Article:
Fountain Place (formerly Allied Bank Tower)
1445 Ross Avenue
Texas 75202

Pei Cobb Freed and Partners (Henry Cobb, lead designer) 1986

The crystalline form of this glass-clad office tower was designed to meet the developer's requirement for a distinctive presence on the Dallas skyline. Henry Cobb as described it as "what's left after carving into a square prism." Large but subtle slices have been carved from the top, so the tower that emerges is a parallelogram in section, but does not look it from many vantage points. Smaller slices have been carved below to make the ground floor also a parallelogram, creating shady, fountain-filled gardens beneath.

The crystalline geometry lies somewhere between Cobb's earlier John Hancock Building in Boston - a modified parallelogram prism - and I.M. Pei's later Bank of China Building in Hong Kong, which takes up the more three-dimensional carving introduced here. Both the earlier and later buildings have a brilliant elegance and coherence to their form that Fountain Place does not achieve to the same degree.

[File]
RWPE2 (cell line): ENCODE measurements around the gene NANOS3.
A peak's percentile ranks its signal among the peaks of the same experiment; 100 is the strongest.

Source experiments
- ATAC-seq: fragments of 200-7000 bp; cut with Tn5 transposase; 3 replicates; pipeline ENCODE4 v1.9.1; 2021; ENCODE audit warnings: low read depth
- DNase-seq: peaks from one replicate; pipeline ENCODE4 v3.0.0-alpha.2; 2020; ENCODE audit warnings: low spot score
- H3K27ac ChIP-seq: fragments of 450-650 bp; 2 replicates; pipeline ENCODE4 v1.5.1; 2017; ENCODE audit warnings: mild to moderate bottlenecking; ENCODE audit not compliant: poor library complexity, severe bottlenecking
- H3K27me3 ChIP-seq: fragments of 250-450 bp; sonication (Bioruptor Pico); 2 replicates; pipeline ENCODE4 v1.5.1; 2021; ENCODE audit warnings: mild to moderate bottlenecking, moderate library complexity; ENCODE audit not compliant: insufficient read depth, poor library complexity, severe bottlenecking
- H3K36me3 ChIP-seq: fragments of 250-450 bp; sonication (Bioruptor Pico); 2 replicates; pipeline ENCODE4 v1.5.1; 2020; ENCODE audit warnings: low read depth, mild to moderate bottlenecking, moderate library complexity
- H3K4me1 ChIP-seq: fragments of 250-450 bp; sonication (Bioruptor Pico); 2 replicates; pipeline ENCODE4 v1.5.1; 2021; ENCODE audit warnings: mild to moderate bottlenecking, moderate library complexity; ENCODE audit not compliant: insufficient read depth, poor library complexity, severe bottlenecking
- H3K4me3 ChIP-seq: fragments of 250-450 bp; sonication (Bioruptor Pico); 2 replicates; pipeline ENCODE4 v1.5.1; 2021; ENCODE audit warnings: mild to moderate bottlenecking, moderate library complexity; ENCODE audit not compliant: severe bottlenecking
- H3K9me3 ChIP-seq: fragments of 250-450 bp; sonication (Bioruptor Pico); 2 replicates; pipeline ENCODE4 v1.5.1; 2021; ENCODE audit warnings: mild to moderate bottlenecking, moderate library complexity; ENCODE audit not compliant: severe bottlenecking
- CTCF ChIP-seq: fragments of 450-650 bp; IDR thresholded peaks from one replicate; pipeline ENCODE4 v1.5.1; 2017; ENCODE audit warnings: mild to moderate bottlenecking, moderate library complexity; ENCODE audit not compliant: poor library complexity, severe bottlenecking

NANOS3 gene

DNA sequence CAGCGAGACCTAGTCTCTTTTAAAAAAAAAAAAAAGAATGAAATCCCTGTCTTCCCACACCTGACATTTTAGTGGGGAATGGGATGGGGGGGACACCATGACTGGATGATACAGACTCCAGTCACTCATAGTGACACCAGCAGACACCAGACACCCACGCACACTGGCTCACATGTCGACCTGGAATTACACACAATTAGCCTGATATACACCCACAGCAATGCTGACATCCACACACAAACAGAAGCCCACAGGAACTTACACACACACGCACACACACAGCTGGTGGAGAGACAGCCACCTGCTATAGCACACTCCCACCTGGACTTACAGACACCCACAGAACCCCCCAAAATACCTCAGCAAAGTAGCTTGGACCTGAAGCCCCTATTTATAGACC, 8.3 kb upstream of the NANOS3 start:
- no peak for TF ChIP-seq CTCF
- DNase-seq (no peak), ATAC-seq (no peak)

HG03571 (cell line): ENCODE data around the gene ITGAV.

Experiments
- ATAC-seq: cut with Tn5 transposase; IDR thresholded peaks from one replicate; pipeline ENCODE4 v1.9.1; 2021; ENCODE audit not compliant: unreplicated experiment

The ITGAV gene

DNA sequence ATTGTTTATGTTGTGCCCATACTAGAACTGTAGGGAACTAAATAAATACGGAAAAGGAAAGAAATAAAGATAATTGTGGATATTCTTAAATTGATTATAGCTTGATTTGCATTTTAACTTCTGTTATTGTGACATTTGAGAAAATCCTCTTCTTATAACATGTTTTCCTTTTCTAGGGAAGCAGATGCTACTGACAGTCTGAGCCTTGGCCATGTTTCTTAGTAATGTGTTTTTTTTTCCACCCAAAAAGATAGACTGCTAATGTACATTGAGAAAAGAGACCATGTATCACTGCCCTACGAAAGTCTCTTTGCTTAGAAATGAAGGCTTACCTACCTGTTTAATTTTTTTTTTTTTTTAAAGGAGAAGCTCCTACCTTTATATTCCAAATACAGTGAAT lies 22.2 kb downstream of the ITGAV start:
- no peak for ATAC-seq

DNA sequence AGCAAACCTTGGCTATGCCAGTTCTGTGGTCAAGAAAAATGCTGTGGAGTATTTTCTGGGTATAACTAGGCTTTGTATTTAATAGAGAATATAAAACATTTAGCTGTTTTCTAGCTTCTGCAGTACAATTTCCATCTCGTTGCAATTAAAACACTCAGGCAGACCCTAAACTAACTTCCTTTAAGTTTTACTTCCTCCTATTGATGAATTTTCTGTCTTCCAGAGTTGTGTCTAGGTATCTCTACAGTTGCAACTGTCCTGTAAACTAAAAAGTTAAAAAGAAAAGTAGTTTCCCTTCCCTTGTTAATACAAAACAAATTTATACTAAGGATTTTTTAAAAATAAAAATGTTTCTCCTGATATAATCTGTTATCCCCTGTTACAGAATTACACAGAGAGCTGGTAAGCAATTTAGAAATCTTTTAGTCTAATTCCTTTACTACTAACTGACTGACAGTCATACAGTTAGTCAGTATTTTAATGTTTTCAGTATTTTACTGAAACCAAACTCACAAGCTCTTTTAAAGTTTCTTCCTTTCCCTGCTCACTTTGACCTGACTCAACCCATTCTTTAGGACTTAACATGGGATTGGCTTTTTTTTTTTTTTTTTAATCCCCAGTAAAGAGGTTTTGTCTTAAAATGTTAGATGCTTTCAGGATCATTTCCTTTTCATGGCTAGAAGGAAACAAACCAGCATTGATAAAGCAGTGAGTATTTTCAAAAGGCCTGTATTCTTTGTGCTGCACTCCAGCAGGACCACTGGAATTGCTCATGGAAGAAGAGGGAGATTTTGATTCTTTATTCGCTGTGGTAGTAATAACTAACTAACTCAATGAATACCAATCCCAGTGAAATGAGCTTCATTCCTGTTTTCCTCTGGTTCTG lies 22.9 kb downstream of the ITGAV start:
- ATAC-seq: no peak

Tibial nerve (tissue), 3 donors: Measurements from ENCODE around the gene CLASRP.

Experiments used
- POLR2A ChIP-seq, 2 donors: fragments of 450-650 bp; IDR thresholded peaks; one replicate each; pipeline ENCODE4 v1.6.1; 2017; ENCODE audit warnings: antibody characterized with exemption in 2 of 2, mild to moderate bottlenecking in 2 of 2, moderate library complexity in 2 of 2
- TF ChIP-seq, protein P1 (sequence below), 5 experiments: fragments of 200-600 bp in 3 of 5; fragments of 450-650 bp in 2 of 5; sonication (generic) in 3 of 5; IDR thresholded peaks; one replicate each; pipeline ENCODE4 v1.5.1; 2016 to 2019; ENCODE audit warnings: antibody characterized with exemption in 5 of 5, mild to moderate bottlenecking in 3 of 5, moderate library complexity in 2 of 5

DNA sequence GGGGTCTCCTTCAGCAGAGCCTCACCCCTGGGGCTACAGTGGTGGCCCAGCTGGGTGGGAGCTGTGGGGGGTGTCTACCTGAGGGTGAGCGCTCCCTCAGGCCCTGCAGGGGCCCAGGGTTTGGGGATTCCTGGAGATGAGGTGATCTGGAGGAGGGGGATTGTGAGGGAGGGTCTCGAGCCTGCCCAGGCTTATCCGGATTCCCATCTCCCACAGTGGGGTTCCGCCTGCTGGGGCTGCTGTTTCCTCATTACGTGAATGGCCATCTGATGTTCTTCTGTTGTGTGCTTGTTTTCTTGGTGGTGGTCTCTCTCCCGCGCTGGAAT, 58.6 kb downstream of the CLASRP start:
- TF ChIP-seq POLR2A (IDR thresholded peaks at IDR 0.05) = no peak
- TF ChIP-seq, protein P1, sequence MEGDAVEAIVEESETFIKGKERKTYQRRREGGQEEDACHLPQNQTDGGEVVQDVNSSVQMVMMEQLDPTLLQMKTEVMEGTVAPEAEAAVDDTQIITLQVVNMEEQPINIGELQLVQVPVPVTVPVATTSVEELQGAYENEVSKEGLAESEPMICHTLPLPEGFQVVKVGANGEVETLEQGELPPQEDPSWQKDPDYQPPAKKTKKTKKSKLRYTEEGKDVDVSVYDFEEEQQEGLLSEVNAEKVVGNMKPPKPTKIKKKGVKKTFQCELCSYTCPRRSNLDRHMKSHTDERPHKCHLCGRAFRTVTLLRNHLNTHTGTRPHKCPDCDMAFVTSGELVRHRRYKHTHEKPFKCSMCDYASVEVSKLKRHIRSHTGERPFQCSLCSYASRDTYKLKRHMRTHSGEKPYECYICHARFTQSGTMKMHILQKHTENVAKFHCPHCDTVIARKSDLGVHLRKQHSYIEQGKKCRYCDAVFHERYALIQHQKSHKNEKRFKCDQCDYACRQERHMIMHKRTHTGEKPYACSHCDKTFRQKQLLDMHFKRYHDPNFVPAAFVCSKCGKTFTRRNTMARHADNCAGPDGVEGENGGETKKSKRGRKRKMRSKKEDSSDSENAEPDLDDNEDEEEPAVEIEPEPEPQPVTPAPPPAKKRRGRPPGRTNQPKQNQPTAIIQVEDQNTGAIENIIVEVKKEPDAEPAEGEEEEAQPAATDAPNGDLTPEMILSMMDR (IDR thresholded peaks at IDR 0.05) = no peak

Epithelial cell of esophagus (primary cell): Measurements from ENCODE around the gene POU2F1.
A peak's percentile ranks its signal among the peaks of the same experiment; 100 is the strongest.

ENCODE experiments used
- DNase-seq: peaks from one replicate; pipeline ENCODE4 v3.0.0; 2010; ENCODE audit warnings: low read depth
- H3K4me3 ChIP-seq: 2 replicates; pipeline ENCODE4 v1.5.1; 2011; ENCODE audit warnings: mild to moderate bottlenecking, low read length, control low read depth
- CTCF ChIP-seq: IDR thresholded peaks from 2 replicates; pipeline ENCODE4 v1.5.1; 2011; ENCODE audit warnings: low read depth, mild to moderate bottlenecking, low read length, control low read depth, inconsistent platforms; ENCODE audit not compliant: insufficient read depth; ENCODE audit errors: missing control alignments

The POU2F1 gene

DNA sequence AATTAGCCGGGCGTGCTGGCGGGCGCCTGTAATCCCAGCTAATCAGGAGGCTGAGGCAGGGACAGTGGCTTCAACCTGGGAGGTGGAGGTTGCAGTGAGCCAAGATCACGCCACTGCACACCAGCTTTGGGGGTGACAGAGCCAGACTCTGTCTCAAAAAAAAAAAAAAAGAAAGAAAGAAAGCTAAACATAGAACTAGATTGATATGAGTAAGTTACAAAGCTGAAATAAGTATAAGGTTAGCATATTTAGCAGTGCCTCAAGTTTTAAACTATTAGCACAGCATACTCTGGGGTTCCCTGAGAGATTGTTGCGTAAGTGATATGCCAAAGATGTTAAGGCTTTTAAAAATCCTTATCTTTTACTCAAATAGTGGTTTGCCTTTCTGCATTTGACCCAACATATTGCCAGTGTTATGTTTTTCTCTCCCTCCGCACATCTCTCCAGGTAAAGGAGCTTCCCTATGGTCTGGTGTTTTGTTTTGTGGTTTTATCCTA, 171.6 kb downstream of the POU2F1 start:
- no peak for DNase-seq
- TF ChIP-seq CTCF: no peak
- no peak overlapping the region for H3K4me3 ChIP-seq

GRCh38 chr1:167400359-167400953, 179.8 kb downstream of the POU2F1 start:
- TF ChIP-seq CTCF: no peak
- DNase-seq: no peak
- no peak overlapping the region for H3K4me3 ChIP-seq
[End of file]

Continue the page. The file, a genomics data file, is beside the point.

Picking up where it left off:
The original plan was for a second, identical, tower to be added at right-angles to the first, which (together with other planned buildings) was never built.

Simon Glynn 2004


How to visit

Fountain Place is towards the north of the downtown district, on Ross Avenue at Field St. The ground floor has restaurants and the fountain gardens open to the public.

While in the area you may be interested to visit I.M. Pei's Dallas City Hall, about 10 minutes' walk south down Akard Street (from Ross Avenue one block east of Fountain Place).

Books and other web sites

Further information and pictures for this building are available at the website of Pei Cobb Freed and Partners.

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